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An excerpt from www.HouseOfNames.com archives copyright 2000 - 2014

Where did the English laity family come from? What is the English laity family crest and coat of arms? When did the laity family first arrive in the United States? Where did the various branches of the family go? What is the laity family history?

The laity family name is linked to the ancient Anglo-Saxon culture of Britain. Their name comes from the baptismal name Lettice, a popular girls name in medieval times. This personal name was originally derived from the Latin laetitia, which means gladness and joy. Baptismal names began to appear as surnames relatively late in the growth of the naming tradition. This is a little surprising, given the popularity of biblical figures in the Christian countries of Europe. Nevertheless, surnames derived from baptismal names grew in popularity during the Middle Ages, and have become one of the foremost sources for surnames.

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Until the dictionary, an invention of only the last few hundred years, the English language lacked any comprehensive system of spelling rules. Consequently, spelling variations in names are frequently found in early Anglo-Saxon and later Anglo-Norman documents. One person's name was often spelled several different ways over a lifetime. The recorded variations of laity include Lett, Layt, Laite, Layte, Let, Lete, Latt, Leyt, Letts, Lettson and many more.

First found in Gloucestershire, where they held a family seat as Lords of the manor of Lett, before the taking of the Domesday Book in 1086.


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This web page shows only a small excerpt of our laity research. Another 276 words(20 lines of text) covering the years 1086 and 1273 are included under the topic Early laity History in all our PDF Extended History products.

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More information is included under the topic Early laity Notables in all our PDF Extended History products.

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Some of the laity family moved to Ireland, but this topic is not covered in this excerpt. Another 184 words(13 lines of text) about their life in Ireland is included in all our PDF Extended History products.

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Thousands of English families boarded ships sailing to the New World in the hope of escaping the unrest found in England at this time. Although the search for opportunity and freedom from persecution abroad took the lives of many because of the cramped conditions and unsanitary nature of the vessels, the opportunity perceived in the growing colonies of North America beckoned. Many of the settlers who survived the journey went on to make important contributions to the transplanted cultures of their adopted countries. The laity were among these contributors, for they have been located in early North American records: John, Leonard and Thomas Lett, who settled in Virginia in 1651; Elizabeth may have been a wife or child of one of the foregoing; Thomas Lett arrived in Barbados in 1635.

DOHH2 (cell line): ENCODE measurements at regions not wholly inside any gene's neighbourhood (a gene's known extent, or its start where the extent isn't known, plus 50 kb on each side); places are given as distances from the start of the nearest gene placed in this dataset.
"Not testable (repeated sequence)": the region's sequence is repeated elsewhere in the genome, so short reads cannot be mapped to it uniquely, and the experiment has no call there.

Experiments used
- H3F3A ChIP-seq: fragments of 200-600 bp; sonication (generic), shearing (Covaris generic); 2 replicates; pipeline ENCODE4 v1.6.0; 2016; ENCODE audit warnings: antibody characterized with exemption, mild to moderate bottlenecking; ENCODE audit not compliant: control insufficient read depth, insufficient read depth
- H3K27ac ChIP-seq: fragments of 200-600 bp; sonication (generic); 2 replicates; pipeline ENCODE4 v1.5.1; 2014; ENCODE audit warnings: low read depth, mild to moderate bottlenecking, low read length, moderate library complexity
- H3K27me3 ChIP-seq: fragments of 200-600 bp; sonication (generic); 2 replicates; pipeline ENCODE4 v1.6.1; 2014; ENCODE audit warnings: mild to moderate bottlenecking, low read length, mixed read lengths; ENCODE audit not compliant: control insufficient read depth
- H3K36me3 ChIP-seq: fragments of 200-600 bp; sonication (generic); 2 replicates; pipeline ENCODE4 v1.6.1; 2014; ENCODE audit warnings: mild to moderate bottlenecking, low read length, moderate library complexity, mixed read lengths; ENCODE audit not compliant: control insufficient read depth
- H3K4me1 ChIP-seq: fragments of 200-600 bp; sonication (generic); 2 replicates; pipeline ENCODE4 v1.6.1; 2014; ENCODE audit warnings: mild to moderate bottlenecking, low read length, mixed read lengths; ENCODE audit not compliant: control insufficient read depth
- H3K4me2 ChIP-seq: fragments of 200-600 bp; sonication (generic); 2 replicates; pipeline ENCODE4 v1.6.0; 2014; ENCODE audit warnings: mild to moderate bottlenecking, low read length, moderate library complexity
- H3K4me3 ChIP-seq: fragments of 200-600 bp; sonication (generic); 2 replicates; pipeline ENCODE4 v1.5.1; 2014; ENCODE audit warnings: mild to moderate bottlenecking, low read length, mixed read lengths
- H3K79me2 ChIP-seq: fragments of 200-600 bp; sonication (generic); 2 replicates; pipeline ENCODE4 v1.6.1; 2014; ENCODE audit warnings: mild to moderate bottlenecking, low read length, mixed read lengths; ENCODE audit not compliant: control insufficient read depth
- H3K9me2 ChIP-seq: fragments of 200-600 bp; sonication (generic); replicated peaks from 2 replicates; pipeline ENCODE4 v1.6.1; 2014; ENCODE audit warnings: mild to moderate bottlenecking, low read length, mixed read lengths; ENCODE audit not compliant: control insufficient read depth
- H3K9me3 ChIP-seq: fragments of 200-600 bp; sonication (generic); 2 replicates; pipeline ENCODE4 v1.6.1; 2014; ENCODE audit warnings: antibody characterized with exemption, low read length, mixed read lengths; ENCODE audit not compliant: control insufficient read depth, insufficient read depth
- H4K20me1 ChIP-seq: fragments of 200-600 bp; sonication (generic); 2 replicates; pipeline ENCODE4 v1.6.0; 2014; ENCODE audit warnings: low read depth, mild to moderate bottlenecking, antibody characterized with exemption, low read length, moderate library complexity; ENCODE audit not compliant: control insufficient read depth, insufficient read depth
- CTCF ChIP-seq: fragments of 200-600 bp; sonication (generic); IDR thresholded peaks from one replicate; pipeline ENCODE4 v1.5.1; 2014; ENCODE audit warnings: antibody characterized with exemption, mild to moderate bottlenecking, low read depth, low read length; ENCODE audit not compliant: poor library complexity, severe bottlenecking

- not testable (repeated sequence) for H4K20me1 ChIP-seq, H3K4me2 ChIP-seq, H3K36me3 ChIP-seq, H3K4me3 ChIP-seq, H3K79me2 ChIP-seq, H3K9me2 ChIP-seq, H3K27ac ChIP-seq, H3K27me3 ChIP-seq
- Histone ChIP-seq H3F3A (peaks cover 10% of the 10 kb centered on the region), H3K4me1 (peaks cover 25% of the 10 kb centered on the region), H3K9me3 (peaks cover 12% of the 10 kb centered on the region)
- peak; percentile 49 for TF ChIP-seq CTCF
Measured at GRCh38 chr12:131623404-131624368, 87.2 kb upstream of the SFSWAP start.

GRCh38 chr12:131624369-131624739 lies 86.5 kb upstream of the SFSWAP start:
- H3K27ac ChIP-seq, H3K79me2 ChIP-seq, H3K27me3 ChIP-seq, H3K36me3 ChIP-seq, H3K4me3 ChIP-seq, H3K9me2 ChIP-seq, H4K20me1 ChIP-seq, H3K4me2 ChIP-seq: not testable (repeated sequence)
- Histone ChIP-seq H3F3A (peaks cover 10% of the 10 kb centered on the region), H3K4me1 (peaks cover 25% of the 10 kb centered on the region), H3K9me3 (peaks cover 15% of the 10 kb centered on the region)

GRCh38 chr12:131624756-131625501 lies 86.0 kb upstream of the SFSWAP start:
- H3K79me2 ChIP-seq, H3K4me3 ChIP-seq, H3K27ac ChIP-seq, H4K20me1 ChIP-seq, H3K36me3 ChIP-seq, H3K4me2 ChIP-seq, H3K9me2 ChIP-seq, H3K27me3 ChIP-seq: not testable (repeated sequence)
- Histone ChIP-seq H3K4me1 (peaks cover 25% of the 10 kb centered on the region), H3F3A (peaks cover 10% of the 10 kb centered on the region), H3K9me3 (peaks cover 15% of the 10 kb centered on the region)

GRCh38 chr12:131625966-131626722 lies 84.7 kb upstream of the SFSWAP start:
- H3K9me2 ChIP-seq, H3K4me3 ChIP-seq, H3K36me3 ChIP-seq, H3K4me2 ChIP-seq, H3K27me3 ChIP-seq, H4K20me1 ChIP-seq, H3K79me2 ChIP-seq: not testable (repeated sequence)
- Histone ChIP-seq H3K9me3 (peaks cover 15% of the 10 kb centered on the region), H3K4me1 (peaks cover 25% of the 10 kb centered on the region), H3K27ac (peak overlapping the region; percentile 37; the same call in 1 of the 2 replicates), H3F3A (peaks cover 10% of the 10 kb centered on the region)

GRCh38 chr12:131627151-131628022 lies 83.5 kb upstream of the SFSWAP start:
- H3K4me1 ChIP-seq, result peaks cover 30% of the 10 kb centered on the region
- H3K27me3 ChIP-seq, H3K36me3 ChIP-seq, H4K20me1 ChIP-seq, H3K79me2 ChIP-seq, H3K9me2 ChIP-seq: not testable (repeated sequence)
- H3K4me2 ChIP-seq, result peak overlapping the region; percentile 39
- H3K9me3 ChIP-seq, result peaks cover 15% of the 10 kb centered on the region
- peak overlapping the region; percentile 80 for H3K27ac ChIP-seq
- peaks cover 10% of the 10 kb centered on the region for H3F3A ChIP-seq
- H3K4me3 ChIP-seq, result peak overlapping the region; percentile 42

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  1. Filby, P. William and Mary K Meyer. Passenger and Immigration Lists Index in Four Volumes. Detroit: Gale Research, 1985. Print. (ISBN 0-8103-1795-8).
  2. Burke, John Bernard Ed. The Roll of Battle Abbey. Baltimore: Genealogical Publishing. Print.
  3. Crozier, William Armstrong Edition. Crozier's General Armory A Registry of American Families Entitled to Coat Armor. New York: Fox, Duffield, 1904. Print.
  4. Elster, Robert J. International Who's Who. London: Europa/Routledge. Print.
  5. Thirsk, Joan. The Agrarian History of England and Wales. Cambridge: Cambridge University Press: 7 Volumes. Print.
  6. Matthews, John. Matthews' American Armoury and Blue Book. London: John Matthews, 1911. Print.
  7. Zieber, Eugene. Heraldry in America. Philadelphia: Genealogical Publishing Co. Print.
  8. Dunkling, Leslie. Dictionary of Surnames. Toronto: Collins, 1998. Print. (ISBN 0004720598).
  9. Passenger Lists of Vessels Arriving at Galveston Texas 1896-1951. National Archives Washington DC. Print.
  10. Bede, The Venerable. Historia Ecclesiatica Gentis Anglorum (The Ecclesiastical History Of the English People). Available through Internet Medieval Sourcebook the Fordham University Centre for Medieval Studies. Print.
  11. ...

The laity Family Crest was acquired from the Houseofnames.com archives. The laity Family Crest was drawn according to heraldic standards based on published blazons. We generally include the oldest published family crest once associated with each surname.

This page was last modified on 27 October 2010 at 13:45.

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